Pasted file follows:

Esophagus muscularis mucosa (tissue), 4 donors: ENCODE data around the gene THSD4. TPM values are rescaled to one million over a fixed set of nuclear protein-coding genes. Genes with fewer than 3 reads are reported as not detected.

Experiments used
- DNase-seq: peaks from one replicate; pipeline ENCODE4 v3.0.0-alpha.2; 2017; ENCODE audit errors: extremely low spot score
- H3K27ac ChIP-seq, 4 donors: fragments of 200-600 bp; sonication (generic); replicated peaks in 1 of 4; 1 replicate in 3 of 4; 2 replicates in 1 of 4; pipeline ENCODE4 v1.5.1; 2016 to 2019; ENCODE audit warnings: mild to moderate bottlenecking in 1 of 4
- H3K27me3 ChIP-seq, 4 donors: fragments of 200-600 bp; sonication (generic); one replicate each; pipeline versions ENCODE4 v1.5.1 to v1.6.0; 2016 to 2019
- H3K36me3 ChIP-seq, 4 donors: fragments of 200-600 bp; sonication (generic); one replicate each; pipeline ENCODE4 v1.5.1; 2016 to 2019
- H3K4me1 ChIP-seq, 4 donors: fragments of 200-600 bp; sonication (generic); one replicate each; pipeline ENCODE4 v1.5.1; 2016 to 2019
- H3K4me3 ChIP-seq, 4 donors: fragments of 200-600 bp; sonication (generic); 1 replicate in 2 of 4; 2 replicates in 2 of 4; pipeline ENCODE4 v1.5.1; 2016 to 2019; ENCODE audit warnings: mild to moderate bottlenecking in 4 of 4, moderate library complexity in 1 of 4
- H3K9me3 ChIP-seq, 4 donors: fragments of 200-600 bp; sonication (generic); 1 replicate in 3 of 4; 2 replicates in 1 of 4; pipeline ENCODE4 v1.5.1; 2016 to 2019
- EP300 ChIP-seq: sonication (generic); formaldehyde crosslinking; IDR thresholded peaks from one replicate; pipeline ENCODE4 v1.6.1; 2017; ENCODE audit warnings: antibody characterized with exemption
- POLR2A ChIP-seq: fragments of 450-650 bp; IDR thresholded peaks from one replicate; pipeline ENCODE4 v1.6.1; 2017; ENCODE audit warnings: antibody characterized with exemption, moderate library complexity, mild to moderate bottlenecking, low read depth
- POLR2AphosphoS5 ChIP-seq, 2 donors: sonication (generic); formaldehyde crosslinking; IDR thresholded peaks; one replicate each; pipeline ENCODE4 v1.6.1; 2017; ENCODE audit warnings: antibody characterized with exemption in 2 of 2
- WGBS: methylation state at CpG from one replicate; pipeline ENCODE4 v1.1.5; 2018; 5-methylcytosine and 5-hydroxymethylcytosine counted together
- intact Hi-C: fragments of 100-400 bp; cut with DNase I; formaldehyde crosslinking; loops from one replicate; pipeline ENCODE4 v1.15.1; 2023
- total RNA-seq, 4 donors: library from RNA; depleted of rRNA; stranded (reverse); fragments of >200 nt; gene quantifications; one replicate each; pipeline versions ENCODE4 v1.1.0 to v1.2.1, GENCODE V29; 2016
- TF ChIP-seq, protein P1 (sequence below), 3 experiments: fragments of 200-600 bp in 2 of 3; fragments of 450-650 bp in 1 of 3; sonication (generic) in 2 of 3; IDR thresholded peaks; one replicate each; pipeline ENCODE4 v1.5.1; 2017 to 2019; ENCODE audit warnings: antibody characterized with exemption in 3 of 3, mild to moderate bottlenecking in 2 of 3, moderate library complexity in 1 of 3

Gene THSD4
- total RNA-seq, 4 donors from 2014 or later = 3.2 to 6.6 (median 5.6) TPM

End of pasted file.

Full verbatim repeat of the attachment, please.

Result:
Esophagus muscularis mucosa (tissue), 4 donors: ENCODE data around the gene THSD4. TPM values are rescaled to one million over a fixed set of nuclear protein-coding genes. Genes with fewer than 3 reads are reported as not detected.

Experiments used
- DNase-seq: peaks from one replicate; pipeline ENCODE4 v3.0.0-alpha.2; 2017; ENCODE audit errors: extremely low spot score
- H3K27ac ChIP-seq, 4 donors: fragments of 200-600 bp; sonication (generic); replicated peaks in 1 of 4; 1 replicate in 3 of 4; 2 replicates in 1 of 4; pipeline ENCODE4 v1.5.1; 2016 to 2019; ENCODE audit warnings: mild to moderate bottlenecking in 1 of 4
- H3K27me3 ChIP-seq, 4 donors: fragments of 200-600 bp; sonication (generic); one replicate each; pipeline versions ENCODE4 v1.5.1 to v1.6.0; 2016 to 2019
- H3K36me3 ChIP-seq, 4 donors: fragments of 200-600 bp; sonication (generic); one replicate each; pipeline ENCODE4 v1.5.1; 2016 to 2019
- H3K4me1 ChIP-seq, 4 donors: fragments of 200-600 bp; sonication (generic); one replicate each; pipeline ENCODE4 v1.5.1; 2016 to 2019
- H3K4me3 ChIP-seq, 4 donors: fragments of 200-600 bp; sonication (generic); 1 replicate in 2 of 4; 2 replicates in 2 of 4; pipeline ENCODE4 v1.5.1; 2016 to 2019; ENCODE audit warnings: mild to moderate bottlenecking in 4 of 4, moderate library complexity in 1 of 4
- H3K9me3 ChIP-seq, 4 donors: fragments of 200-600 bp; sonication (generic); 1 replicate in 3 of 4; 2 replicates in 1 of 4; pipeline ENCODE4 v1.5.1; 2016 to 2019
- EP300 ChIP-seq: sonication (generic); formaldehyde crosslinking; IDR thresholded peaks from one replicate; pipeline ENCODE4 v1.6.1; 2017; ENCODE audit warnings: antibody characterized with exemption
- POLR2A ChIP-seq: fragments of 450-650 bp; IDR thresholded peaks from one replicate; pipeline ENCODE4 v1.6.1; 2017; ENCODE audit warnings: antibody characterized with exemption, moderate library complexity, mild to moderate bottlenecking, low read depth
- POLR2AphosphoS5 ChIP-seq, 2 donors: sonication (generic); formaldehyde crosslinking; IDR thresholded peaks; one replicate each; pipeline ENCODE4 v1.6.1; 2017; ENCODE audit warnings: antibody characterized with exemption in 2 of 2
- WGBS: methylation state at CpG from one replicate; pipeline ENCODE4 v1.1.5; 2018; 5-methylcytosine and 5-hydroxymethylcytosine counted together
- intact Hi-C: fragments of 100-400 bp; cut with DNase I; formaldehyde crosslinking; loops from one replicate; pipeline ENCODE4 v1.15.1; 2023
- total RNA-seq, 4 donors: library from RNA; depleted of rRNA; stranded (reverse); fragments of >200 nt; gene quantifications; one replicate each; pipeline versions ENCODE4 v1.1.0 to v1.2.1, GENCODE V29; 2016
- TF ChIP-seq, protein P1 (sequence below), 3 experiments: fragments of 200-600 bp in 2 of 3; fragments of 450-650 bp in 1 of 3; sonication (generic) in 2 of 3; IDR thresholded peaks; one replicate each; pipeline ENCODE4 v1.5.1; 2017 to 2019; ENCODE audit warnings: antibody characterized with exemption in 3 of 3, mild to moderate bottlenecking in 2 of 3, moderate library complexity in 1 of 3

Gene THSD4
- total RNA-seq, 4 donors from 2014 or later = 3.2 to 6.6 (median 5.6) TPM